Textbook Notes - Chapter 7

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University of Toronto Scarborough
Management (MGH)
Joanna Heathcote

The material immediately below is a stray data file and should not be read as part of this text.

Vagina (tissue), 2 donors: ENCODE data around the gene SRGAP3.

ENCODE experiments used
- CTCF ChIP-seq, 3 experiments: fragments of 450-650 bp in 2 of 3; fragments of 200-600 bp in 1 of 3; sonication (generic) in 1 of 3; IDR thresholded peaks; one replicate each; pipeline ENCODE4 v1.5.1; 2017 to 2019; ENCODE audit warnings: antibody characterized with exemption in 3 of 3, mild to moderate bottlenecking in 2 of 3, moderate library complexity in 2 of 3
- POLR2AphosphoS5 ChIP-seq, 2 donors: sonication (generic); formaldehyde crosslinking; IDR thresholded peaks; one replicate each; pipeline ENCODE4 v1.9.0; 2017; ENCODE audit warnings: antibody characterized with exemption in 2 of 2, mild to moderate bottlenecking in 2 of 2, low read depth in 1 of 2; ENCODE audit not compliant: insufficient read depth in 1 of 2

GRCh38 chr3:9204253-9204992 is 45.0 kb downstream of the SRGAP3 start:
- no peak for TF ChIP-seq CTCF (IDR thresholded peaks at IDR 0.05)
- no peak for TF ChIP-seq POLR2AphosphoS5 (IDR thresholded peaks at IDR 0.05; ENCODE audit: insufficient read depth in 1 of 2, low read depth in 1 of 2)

MGTB27 01 Week 10 Chapter 7 Group Teamwork (pg. 216 243) What is a Group? - A group consists of two or more people interacting interdependently to achieve a common goal - Interaction does not have to take place face-to-face or have to be verbal as members of a group could telecommute part of their work (e.g. email) - Interdependence means that group members rely to some degree on each other to accomplish goals - Group memberships are important because groups exert a tremendous influence on us and it provides a context in which we are able to exert influence on others - Formal work groups are groups that are established by organizations to facilitate the achievement of organizational goals - Designed to channel individual effort in an appropriate direction (e.g. managerssupervisors where employees report to) - The hierarchy of most organizations is a series of formal, interlocked work groups - Other formal work groups include: o Task forces temporary groups that meet to achieve particular goals or to solve particular problems o Committees permanent groups that handle recurrent assignments outside the usual work group structures - Informal groups are groups that emerge naturally in response to the common interests of organizational members (membership often cuts across formal groups) - Informal groups can help or hurt an organization depending on their norms for behaviour Group Development - Even relatively simple groups require a fair amount of negotiation and trial and error before individual members begin to function as a true group Typical Stages of Group Development - Leaders and trainers notice that there are a series of stages that many groups develop and they must master the challenges in each stage before proceeding to the next stage: o Forming Group members try to orient themselves -9089L3J9K0Z,9078 Situation is often ambiguous and members are not aware of their dependency on others o Storming Conflict emerges where confrontation and criticism occurs as members determine whether they will go along with the way the group is developing o Norming Members resolve issues provoked in storming and develop social consensus Compromise is necessary, interdependence is recognized, norms are agreed to, and group becomes more cohesive o Performing With the social structure is sorted out, group focuses on accomplishment, achievement, creativity, and mutual assistance o Adjourning Some groups such as task forces have limited life span so disperses after achieving goals www.notesolution.comMGTB27 02 Week 10 Rites and rituals can take place (e.g. ceremonies, parties, and emotional support) - Not all groups go through all stages o E.g. well-acquainted task forces and committees can skip some stages when they have a new problem to work out - Process applies mainly to new groups who have never met before Punctuated Equilibrium - When groups have a specific deadline to complete some problem-solving tasks, the development sequence may be quite different to the one mentioned above - Punctuated equilibrium model is a model of group development that describes how groups with deadlines are affected by their first meetings and crucial midpoint transitions - Phase 1 o Begins with the first meeting and continues until the midpoint 419K0J74:58 existence o The first meeting is crucial since it sets the agenda for assumptions, approaches, and precedents that members follow until the midpoint o Group gathers information and holds meetings but makes little visible progress toward the goal - Midpoint Transition o ..:78,9,O24890[,.9O9K0K,O1Z,54L39L39L2094Z,79K0J74:580,OL30 o Transition marks a change in the J74:58,5574,.K,3K4Z9K0J74:52,3,J089K0 change shows how the group is processing o May consolidate previously acquired information or a completely new approach - Phase 2 o Concludes with final meetings that reveals a burst of activity and concern for how outsiders will evaluate the product - What advice does the punctuated equilibrium model offer? o Prepare carefully for the first meeting since what is decided here will strongly determine what happens in the rest of Phase 1 o As long as people are working, do not look for radical progress during Phase 1 o Manage the midpoint transition carefully by evaluating the strengths and weaknesses of ideas generated in Phase 1 o Be sure that you have adequate resources to execute Phase 2 o Resist deadline changes which may damage the midpoint transition Group Structures and Its Consequences - Group structure 701078949K0Z,,J74:5L85:994J09K07 - Basic structural characteristics along which groups vary are size and member diversity - Other characteristics are the expectations 9K,9202-078K,;0,-4:949K078-0K,;L4:7 (norms), agreement on the roles, group member status, and their cohesiveness Group Size - One thing is certain, the smallest possible group consists of two people and there is no particular limit as to the maximum number of members in a group (parliamentary size is 300-400 members and task forcescommittees usually have between 3-20 members) - Size and Satisfaction o Members of larger groups consistently report less satisfaction with group membership than those who find themselves in smaller groups www.notesolution.com
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